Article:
'Daffodil (Narcissus x odorus)' 1989-90
© Fiona Hall
Fiona Hall's inventive works in her Paradisus Terrestris series are honed with a jeweller's precision, with the acute observation of a botanical draftswoman and with the audacious imagination of the poet's 'wild eye'. A sense of the fantastic is apparent in the erotic, fertile associations between particular plants and aspects of human sexual anatomy, revealed in her finely worked imagery emerging from the intimate containers of sardine tins.
The series is rich in implication. It is informed in part by the artist's extensive research into botanical depictions. While the title is based on John Parkinson's florilegium Paradisi in Sole, Paradisus Terrestris (1629), Hall was drawn to other examples such as Robert John Thornton's The Temple of Flora (1807). She was also fascinated by the history of ideas around plants, including systems of classification first devised by scholars such as Carl Linnaeus in the 1700s and based upon looking at the male and female components of each plant.
At the time of his findings ... people still believed that the Garden of Eden existed somewhere on earth. So they were shocked when he talked about plants in overtly sexual terms because their view had always been that plants were benign, innocent; they didn't have a sex life. (1)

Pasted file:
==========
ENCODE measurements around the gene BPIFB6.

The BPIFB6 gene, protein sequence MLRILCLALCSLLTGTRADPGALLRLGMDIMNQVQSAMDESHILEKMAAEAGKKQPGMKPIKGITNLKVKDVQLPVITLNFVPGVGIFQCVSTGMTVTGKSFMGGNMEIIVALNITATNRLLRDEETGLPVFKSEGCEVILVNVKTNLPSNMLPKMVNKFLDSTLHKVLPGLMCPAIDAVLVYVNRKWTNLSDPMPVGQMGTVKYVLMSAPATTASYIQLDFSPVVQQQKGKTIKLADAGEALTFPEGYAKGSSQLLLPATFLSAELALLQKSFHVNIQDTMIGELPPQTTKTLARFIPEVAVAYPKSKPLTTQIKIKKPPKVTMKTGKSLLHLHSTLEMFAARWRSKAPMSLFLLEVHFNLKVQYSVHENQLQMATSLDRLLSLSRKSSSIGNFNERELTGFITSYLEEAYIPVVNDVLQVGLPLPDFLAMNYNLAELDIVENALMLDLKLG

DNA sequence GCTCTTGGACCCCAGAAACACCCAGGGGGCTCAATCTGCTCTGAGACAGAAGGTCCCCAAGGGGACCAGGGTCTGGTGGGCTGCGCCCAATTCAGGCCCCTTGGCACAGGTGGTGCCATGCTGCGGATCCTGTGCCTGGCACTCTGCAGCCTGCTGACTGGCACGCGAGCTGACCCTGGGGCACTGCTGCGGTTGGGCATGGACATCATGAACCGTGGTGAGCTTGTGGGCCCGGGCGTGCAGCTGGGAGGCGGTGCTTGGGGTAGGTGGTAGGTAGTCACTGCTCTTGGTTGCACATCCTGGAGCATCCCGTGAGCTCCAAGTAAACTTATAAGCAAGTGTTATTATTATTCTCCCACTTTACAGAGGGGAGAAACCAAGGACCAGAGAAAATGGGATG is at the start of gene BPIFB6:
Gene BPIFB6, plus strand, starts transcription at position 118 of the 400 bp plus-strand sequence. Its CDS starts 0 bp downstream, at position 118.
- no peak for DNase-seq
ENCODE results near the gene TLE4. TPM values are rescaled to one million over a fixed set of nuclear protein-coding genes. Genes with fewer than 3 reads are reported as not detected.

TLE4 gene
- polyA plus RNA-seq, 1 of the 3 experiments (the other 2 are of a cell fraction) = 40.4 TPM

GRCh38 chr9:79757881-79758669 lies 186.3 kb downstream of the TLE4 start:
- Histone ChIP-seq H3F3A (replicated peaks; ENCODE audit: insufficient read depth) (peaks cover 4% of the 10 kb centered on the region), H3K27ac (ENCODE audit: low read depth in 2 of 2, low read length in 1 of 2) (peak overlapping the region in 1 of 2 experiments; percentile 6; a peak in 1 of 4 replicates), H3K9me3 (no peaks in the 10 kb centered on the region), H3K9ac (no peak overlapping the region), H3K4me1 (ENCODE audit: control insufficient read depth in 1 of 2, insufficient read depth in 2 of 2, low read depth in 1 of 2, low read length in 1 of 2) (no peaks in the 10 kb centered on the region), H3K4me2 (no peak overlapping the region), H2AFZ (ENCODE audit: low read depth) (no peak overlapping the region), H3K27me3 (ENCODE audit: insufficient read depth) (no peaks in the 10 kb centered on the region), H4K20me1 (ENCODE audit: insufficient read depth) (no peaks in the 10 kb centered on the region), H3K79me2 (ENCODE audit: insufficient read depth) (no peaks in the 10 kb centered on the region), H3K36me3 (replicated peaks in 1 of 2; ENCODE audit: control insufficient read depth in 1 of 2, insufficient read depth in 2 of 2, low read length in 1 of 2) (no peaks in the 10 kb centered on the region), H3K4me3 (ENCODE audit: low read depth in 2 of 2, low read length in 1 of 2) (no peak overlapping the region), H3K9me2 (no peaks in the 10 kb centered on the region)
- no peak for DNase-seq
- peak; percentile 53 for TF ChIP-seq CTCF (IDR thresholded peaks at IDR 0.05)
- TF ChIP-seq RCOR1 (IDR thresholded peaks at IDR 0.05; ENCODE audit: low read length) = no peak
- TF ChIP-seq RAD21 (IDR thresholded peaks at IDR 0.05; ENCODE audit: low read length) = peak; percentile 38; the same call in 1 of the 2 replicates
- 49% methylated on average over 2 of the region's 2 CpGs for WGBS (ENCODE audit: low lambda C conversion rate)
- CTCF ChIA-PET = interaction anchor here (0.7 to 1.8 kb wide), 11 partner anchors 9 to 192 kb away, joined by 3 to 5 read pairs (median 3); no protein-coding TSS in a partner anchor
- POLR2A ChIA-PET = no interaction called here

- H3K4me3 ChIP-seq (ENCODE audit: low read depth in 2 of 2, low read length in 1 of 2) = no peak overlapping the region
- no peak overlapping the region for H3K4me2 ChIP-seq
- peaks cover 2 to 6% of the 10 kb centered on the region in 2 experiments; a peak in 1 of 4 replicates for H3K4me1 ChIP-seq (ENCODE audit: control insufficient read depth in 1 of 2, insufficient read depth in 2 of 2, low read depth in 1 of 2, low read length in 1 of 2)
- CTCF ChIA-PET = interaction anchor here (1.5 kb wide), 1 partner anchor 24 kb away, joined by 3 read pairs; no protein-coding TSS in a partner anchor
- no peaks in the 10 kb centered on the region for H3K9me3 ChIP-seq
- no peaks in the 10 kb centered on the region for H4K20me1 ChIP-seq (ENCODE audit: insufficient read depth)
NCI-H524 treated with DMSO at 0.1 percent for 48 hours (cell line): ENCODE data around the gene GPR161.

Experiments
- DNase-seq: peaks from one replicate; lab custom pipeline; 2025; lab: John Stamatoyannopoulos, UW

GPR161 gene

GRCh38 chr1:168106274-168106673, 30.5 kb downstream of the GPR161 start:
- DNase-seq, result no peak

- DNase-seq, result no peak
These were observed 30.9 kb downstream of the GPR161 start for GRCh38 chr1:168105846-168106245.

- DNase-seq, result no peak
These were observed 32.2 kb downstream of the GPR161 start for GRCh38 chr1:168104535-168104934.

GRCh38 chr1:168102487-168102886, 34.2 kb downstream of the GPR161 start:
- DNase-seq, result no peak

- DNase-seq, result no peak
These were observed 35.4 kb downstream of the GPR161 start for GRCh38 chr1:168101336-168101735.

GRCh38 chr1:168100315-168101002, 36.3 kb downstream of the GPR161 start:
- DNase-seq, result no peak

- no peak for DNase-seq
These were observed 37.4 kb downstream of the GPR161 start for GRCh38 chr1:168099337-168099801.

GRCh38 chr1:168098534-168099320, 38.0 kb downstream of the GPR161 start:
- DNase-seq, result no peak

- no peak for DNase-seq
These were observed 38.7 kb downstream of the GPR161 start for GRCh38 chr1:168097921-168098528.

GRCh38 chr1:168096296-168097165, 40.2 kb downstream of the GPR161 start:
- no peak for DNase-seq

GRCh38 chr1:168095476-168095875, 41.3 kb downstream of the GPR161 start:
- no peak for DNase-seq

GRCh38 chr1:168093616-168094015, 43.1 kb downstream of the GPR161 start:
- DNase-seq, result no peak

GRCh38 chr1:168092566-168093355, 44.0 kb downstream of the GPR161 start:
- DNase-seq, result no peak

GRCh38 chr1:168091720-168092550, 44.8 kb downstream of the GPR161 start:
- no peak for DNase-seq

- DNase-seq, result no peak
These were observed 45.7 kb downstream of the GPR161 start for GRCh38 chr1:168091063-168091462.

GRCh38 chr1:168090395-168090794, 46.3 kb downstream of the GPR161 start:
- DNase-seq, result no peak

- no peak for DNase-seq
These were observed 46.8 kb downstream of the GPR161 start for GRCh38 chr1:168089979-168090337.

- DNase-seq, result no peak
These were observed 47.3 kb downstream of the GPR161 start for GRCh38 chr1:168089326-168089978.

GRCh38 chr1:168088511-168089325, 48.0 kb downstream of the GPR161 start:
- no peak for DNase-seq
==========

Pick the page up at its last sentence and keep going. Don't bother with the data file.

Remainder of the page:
From a current standpoint, the artist recognises that we share many characteristics with plants and use them frequently as erotic metaphors. Along with the lively provocative humour suggesting temptation in the Garden of Eden, and the exquisite craftsmanship in these works, there is an underlying philosophical awareness that informs much of Hall's art around the theme of coexistence. As she has said:
'The basis of our shared existence is something that, scientifically, we are now more fully able and obliged to acknowledge ... There are more genetic similarities between us and the plant world than there are differences. These are mind-blowing concepts that should make us take notice.' (2)
(1) Fiona Hall interviewed by Deborah Hart in 'Fertile interactions: Fiona Hall's garden', Art and Australia, Sydney: Fine Arts Press Pty Ltd, vol.36, no.2, 1998, pp.202-11 (p.206).
(2) ibid., p.206
Text © National Gallery of Australia, Canberra 2010
From: Anne Gray (ed), Australian art in the National Gallery of Australia, National Gallery of Australia, Canberra, 2002